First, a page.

My utility bills on the other hand were all set up within minutes and I now pay those bills and manage my accounts online. I would go as far to say that the website for my water company is a pleasure to use and makes my life easier. I suppose the difference is they actually WANT my money? Something tells me they probably spent less money than the local council did though with all the bureaucracy that entails. It's really pathetic at the time it takes and the money involved for government agencies to catch up.
Your water company is very rich indeed, and getting richer thanks to yearly hikes in prices. After all, they're selling you water, as well as getting further state handouts to deal with flooding, and charging you a pretty penny for the rain that runs down the drain! No one bats an eyelid when they're still blaming Victorian drains for flooding sewage into rivers and the sea. Great websites though, I agree.
On the other hand, your council is probably broke, and getting broker (sic). Don't worry. Local government wont exist in about five years. Expect your council tax to be delivering tidy profits to shareholders overseas. So by then you'll pay for police, health, water and education three times instead of the current twice. You'll pay both your council tax and your income tax, and then you'll pay these companies every time you need something done. I'm sure by then they'll have great websites though.
Yes and no.
To some of the multinationals the UK market (important to us) is trivial compared to the market in Brazil, India, Russia, China, Korea, ... A nation of about 60 million does not have a great pull.
But as part of EU we have a part voice in a bunch of collective voices.
The same argument holds for any European nation with its own language and culture - we are relatively weak as singleton nations and relatively strong as nations "together".
Brits also suffer a bit because we drive on the wrong side of the wrong compared to the rest of the world.
All these consequences arise because UK was once a strong and very influential nation (partly because of the British Empire (now gone))
In all of these compromise arrangements there will be an influence on outcomes by nations not in full agreement with the way Brits want things done.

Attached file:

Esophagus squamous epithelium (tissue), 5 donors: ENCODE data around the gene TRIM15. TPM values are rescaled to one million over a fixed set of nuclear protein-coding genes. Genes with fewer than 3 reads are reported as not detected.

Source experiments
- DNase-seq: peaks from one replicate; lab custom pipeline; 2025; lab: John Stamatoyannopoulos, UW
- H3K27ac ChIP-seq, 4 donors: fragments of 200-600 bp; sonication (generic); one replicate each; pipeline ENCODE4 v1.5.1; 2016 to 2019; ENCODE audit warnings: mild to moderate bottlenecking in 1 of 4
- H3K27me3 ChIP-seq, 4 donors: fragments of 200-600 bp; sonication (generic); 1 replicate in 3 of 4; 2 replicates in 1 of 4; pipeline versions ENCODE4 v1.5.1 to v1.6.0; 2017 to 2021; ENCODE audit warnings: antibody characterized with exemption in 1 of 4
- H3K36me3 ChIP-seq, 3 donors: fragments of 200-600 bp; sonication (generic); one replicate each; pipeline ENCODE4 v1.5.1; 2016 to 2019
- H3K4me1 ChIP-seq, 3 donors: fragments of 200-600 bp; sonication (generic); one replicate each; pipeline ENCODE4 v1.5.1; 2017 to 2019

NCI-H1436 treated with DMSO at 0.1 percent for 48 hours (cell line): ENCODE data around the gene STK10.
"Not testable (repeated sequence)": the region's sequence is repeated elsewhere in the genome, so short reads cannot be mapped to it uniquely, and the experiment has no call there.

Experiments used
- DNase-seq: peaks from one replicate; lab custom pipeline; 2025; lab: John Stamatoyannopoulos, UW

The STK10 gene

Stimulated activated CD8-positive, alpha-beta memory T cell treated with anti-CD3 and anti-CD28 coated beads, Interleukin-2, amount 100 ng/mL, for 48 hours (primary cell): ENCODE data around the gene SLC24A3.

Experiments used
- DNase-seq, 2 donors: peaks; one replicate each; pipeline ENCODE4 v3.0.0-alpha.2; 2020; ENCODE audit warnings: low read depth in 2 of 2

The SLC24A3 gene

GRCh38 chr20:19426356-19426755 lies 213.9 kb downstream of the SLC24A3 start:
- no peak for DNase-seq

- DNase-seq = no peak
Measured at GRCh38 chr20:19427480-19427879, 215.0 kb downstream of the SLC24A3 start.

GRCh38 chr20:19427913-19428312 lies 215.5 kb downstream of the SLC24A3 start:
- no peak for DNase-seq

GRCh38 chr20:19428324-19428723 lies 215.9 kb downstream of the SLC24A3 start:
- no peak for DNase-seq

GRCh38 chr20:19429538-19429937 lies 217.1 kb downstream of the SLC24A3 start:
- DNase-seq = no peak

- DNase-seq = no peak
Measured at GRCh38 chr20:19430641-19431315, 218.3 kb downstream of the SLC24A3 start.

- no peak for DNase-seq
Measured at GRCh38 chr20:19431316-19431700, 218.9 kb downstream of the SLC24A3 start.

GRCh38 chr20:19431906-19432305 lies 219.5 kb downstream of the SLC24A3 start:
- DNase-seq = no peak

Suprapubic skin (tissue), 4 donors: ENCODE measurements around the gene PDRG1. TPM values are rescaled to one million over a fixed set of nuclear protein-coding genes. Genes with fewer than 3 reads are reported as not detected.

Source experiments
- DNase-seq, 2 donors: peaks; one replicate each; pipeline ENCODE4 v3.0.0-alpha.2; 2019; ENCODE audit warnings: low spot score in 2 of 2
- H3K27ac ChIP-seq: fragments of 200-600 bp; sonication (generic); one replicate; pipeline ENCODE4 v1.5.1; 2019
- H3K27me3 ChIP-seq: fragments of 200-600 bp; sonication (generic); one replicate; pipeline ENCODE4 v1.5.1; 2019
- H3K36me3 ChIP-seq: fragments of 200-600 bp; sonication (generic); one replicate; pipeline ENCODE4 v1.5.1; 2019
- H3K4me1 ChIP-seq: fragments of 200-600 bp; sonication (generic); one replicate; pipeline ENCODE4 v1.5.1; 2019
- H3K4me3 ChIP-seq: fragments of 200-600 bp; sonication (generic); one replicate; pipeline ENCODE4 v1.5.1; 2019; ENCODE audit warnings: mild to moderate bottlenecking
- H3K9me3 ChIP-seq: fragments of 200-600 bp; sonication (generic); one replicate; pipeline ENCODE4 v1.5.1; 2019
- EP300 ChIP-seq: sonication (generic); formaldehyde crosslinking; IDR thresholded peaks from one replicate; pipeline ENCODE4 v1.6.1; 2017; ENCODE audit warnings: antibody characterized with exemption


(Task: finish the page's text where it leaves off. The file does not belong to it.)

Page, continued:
Do the costs justify the results?
Ans: well, that is a different question?
Depends - are you a farmer, career politician, or international tax lawyer?
I used to be an enthusiastic EU-phile, in the days when they forced unwilling Tory governments to accept stuff like human rights and environmental quality standards. But these days I wonder, I really wonder.
I was surprised to see Cambridge and Oxford on the list too - and Perth, where I am, where BT has already rolled out FTTC to the only BT exchange (ESPER) and Virgin have most of the place wired for the so-called "fibre" coax service too - which was supposed to be 120 Mbps, though the website only mentions 100 Mbps again now. Even before FTTC hit, ADSL speeds seem to be pretty good, both BT and unbundled operators (both C&W/Bulldog and Sky/Easynet, as well as TalkTalk/AOL). Where's the funding need?! Maybe there are gaps in the surrounding countryside, but hard to believe those are the most pressing.
Perth in particular is just 20 miles from the (larger) Dundee, whose central exchange ('Dundee Steeple'/ESMAI) still has no FTTC installation date. (It's also the exchange which serves both my brother's home connection and my office...) It lags far behind Perth already ... so it's Perth that gets extra funding to improve further?!
Public services don't move to online. They copy to online. Sure the savings can be big but it is usually at the expense of stripping out the "public" part of public services and increasing exclusion.
Of course - when that happens the services are deemed no longer effective as they are failing to reach those who need them most so they get dumped and replaced with a couple of platitudes from a minister and a committee (on full expenses) looking at why the poor are so feckless.